Jenny Brewster - the Duchess of Denver: Careful, Colonel. It used to be said Captain Longley was a very dangerous man to provoke.
Bill Longley: Some people don't stop until they find out.

Maitre d': It is you, monsieur. Who would have known. Magnifique!
Bill Longley: Remember, you said clothes don't make the man.
Maitre d': It's not only the suit, it is the elan with which you wear it.

Jenny Brewster - the Duchess of Denver: Shall we drink to dreams come true?
Bill Longley: Looks like yours already have.

Jenny Brewster - the Duchess of Denver: And what about your dreams?
Bill Longley: I haven't any.
Jenny Brewster - the Duchess of Denver: Your plans then.
Bill Longley: I haven't any of those, either.

Colonel Garson: Do you think you can insult a lady in front of a gentleman and crawl away without having to account for it.
Bill Longley: A lady? A gentleman? You must be mistaken, Colonel. Ladies and gentlemen don't hire gunmen to steal wages from men who worked and sweated and risked their lives for them.
Colonel Garson: What are you talking about?
Bill Longley: You know what I'm talking about. You sent the gunmen.

[last lines]
Jenny Brewster - the Duchess of Denver: Bill, can you ever forgive me?
Bill Longley: A gentleman can forgive a lady anything. Goodbye, Jenny.

"The Texan: A Time of the Year (#1.13)" (1958)
Matt Ainsley: Be my pleasure to put the girl up.
Big Jim Sammett: Matt, I'm warnin' you...
Matt Ainsley: Why? Ain't nothin' you can take from me. You got it all, Jim.
Jeff Karger: Maybe you need another lesson.
[Bill slams Jeff into the bar]
Bill Longley: Maybe you're the wrong teacher.

[discussing Maria, Big Jim's daughter-in-law]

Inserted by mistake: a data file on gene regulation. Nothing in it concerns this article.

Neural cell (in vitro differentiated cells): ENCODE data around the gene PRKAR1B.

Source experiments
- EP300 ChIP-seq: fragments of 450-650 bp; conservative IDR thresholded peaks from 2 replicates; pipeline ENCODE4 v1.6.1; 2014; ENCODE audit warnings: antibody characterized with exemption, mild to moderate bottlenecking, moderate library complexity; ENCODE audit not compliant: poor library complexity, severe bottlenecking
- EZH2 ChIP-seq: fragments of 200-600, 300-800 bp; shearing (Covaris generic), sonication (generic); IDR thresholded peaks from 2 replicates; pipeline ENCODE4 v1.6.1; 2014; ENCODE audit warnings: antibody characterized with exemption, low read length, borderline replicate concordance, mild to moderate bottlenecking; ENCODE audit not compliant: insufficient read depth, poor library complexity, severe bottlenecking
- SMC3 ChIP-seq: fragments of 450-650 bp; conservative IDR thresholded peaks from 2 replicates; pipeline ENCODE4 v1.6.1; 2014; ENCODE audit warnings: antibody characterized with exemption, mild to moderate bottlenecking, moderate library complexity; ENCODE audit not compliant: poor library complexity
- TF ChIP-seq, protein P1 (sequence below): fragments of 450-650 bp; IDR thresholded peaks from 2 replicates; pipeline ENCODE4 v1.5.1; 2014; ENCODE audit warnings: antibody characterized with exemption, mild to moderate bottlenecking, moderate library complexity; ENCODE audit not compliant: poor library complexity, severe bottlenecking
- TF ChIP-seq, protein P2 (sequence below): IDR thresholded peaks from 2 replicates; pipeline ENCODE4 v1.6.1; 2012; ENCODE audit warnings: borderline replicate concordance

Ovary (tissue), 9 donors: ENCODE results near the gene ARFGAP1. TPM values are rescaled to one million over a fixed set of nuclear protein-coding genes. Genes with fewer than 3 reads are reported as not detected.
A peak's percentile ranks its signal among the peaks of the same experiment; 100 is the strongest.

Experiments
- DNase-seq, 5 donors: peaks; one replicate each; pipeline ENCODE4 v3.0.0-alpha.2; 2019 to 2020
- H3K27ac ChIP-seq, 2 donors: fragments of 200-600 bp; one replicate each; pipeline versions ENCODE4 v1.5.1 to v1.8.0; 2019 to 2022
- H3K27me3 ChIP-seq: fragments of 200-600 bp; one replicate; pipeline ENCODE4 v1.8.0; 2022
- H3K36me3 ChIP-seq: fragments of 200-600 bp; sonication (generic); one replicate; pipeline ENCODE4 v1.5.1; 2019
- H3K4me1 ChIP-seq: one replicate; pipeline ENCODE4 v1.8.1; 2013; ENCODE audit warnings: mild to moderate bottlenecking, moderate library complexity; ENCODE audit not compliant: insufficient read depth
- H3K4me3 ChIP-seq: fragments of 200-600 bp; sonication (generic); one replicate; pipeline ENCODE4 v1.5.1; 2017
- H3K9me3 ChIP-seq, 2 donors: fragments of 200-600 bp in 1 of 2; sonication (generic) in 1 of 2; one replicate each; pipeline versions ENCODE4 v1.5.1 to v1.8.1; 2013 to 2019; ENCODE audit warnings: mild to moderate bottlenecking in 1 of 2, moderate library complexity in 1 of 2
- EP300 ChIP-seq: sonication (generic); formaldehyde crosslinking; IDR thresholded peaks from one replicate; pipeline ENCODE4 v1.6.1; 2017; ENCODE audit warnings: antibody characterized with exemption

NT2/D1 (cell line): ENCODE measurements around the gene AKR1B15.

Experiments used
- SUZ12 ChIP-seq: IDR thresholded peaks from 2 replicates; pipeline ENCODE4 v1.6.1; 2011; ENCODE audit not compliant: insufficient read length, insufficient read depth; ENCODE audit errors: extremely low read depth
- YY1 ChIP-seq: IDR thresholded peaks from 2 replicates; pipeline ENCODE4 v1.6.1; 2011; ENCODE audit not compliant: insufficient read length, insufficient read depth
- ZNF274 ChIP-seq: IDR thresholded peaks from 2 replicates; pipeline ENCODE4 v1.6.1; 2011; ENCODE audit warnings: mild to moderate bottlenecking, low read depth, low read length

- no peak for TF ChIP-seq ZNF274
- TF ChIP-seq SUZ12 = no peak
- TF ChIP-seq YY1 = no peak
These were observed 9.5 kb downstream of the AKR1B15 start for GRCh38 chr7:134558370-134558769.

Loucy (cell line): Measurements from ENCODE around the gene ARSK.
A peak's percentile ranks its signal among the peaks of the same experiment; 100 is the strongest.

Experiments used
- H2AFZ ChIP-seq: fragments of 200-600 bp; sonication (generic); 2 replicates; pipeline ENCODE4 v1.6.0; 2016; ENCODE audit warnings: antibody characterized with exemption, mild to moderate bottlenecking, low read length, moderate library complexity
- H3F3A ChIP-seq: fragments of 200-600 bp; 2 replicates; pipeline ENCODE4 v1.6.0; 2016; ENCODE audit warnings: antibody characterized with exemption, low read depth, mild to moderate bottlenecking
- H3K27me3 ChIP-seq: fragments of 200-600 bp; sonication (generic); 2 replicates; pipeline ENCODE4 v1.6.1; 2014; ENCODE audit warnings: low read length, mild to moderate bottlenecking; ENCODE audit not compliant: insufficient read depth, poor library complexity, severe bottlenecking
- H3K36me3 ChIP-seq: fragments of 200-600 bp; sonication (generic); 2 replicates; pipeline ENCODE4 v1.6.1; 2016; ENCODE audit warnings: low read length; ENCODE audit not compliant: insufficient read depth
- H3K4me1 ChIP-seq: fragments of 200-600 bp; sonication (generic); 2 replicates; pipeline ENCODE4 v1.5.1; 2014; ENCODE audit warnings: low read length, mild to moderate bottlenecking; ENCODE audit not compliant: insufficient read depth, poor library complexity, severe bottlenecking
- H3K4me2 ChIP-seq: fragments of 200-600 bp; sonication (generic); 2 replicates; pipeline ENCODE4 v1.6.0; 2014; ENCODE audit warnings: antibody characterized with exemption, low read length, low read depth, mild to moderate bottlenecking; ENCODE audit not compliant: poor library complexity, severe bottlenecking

Big Jim Sammett: She wasn't good enough.
Bill Longley: For him or you?

Big Jim Sammett: He'd be alive today if she hadn't taken him away.
Bill Longley: Seems to me if there's blood on anyone's hands, you're the one who oughta be washin'.

Doc Morton: Jim Sammett doesn't want me to help the girl.
Bill Longley: What do you want - or do you do everything Jim Sammett tells you to do?
Doc Morton: He gives the orders in this town.
Bill Longley: You're a doctor!
Doc Morton: I'm also a human being.
Bill Longley: You could be both. Right now, you're not much of either.

Doc Morton: I can't work scared. If anything went wrong...
Bill Longley: All right, you wait here, I'll get you a license to practice... and Doc, if you're not here when I get back, you're gonna have two of us to worry about.

[Bill has fought past three of Big Jim's henchman to reach his office]
Bill Longley: Now I promised Maria I'd bring the doctor.
Big Jim Sammett: You're welcome to try.
Bill Longley: And I told the doctor I'd bring you. Seems he needs your personal permission.
Big Jim Sammett: And if I won't give in?
Bill Longley: Then he won't need it. You'll be dead.
Big Jim Sammett: You hold the cards; I have no gun.
Big Jim Sammett: You had three of 'em. Now, let's go.

Big Jim Sammett: You saved me life!